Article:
Large transient fluctuations in leaf RGR are often observed when illumination is switched on abruptly (Figure 2a-c; Additional file 3: Figure S3). They are partially attributed to changes in cell turgor – the driving force of cell expansion – caused by a sudden increase in evapotranspirational demand upon an increase in light intensity and stomatal conductance. Our synchronous leaf and root growth analysis detected similar but much lesser changes in root growth velocity concomitant with the leaf RGR fluctuations in the control and root cooling plants at dawn (Figure 2b,d), suggesting a momentary limitation to root growth during a transient increase of evapotranspirational demand in the leaves.
In contrast, when both shoot and root were exposed to the light-on event of the LD cycles, the transient changes in leaf RGR were somewhat suppressed and the root growth velocity remained low for several hours after a decrease at dawn (Figure 2e,f). This root growth repression in the morning can be attributed to the root illumination which is known to have an inhibitory effect on root growth [22, 23]. As was the case in the root cooling treatment, the reduced root growth by the root illumination (Figure 3a) did not obviously affect overall leaf growth rates and diel pattern in the tobacco seedlings (Figure 4). The strong decrease in root growth velocity without any change in leaf growth (i.e. net decrease in the whole-plant growth) suggests an impaired carbon and energy acquisition and/or altered carbon allocation in the plants under these two conditions. With respect to the diel fluctuation of root growth, it seems that the morning repression following the light-on event, together with the short but similarly large decrease upon the light-off event at the beginning of the dark period, gives rise to diel growth rhythmicity in the root system exposed to LD cycles (Figure 2f). Consistent with this, marked diel oscillations of root tip growth, albeit not quite the same patterns as found in the N. tabacum seedlings in this study, have been reported in the experiments with A. thaliana, in which the hypocotyl and the entire root system were subjected to LD cycles . Interestingly, the Arabidopsis circadian mutant elf3 did not show any oscillation in root growth under the whole-plant LD conditions . The peculiar root growth of elf3, together with the altered sensitivity of root growth to light exposure (and also to gravity) seen in several different clock mutants , points to an interaction between the circadian clock (intrinsic control) and light (environment) in the observed root growth inhibition.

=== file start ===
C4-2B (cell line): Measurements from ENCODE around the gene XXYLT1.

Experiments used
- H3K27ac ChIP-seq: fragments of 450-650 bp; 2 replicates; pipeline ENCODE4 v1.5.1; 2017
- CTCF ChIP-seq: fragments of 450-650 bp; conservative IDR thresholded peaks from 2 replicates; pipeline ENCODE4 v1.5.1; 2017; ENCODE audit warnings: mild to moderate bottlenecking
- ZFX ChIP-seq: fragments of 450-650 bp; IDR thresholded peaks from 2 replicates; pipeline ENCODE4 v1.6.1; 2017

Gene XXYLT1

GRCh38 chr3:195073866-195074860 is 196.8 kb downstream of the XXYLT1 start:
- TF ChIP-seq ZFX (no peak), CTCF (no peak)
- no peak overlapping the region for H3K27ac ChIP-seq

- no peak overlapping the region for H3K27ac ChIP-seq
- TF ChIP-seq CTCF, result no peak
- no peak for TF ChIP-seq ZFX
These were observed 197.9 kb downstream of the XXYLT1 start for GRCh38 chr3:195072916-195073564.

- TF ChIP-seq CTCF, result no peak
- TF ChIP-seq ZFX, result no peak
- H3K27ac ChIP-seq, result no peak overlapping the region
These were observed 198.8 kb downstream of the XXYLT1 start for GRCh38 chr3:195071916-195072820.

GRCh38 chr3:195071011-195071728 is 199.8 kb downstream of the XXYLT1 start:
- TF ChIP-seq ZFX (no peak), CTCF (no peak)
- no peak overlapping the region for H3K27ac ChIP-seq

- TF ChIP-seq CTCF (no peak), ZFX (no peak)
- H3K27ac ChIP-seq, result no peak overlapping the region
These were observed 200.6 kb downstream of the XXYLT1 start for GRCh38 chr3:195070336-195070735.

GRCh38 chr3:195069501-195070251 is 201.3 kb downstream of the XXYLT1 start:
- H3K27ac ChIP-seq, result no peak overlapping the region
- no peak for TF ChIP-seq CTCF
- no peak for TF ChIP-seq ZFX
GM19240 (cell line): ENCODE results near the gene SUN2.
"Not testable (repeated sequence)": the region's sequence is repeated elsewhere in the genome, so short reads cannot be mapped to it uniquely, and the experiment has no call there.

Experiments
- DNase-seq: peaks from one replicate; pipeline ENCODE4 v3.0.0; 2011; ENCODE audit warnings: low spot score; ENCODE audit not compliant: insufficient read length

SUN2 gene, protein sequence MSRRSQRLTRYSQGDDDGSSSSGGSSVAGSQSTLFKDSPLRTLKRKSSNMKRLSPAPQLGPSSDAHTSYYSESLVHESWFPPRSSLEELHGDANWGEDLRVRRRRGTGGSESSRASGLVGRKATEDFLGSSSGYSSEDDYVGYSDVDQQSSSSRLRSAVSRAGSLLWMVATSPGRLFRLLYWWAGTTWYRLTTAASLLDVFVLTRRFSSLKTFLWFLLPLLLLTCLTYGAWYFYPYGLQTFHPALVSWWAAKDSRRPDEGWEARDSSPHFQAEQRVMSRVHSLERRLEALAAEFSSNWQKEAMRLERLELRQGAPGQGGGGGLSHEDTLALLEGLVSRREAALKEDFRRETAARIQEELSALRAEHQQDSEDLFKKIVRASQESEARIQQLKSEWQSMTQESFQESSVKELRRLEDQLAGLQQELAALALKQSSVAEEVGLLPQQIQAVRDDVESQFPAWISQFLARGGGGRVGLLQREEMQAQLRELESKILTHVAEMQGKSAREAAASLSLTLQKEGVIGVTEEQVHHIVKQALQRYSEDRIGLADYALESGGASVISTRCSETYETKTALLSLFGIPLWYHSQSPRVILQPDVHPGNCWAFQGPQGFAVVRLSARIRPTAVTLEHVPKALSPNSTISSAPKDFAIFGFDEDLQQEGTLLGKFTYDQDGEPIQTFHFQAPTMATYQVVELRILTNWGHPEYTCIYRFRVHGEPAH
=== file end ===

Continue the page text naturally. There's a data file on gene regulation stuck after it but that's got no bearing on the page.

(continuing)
Previous studies have established that leaf expansion in dicot species has a diel rhythmicity [7, 8] that is maintained under constant light and temperature conditions  presumably by the circadian clock . Most diel growth patterns observed in dicot leaves, including N. tabacum, are sinusoidal in nature and the growth rates reach the maximum amplitude at around dusk or dawn . In the N. tabacum seedlings studied here, the diel leaf RGR pattern did not exhibit sinusoidal oscillations but was instead characterised by high and low stable leaf RGR at night and during the day, respectively (Figure 2; Additional file 3: Figure S3), which deviates from the Type 1 growth pattern typically found in leaves of N. tabacum at a later developmental stage [1, 19]. The leaf growth patterns of N. tabacum reported in the previous studies of our group [1, 19] were obtained by using similar imaging and processing methods as the ones described here. Therefore, the distinct leaf growth pattern observed in the seedlings in the present work cannot be due to technical or methodological influence, but might indicate a developmental transition between leaves of seedling plants (used here) and leaves of older plants (used in the earlier literature). In fact, relatively stable RGR with small diel amplitudes has been reported in leaf 4 of young N. tabacum plants . Seedlings that have just passed the hypocotyl stage and have formed the first one or two primary leaves are in a developmental transition: from the hypocotyl stage in which they entirely rely on the stored resources to the seedling stage in which they become more and more dependent on their environment for resources (light, CO2, minerals and water). We speculate that the observed diel leaf RGR pattern, which does not follow the Type 1 growth pattern described in older plants of N. tabacum, may be specific to the early seedling stage. Such developmental influence on diel leaf growth is also supported by the earlier observations in poplar leaves , showing an increase of diel growth amplitudes with progressing season (low amplitudes in early summer, high amplitudes towards autumn), although this was not accompanied by a substantial change in the timing of maxima and minima of the diel leaf growth pattern.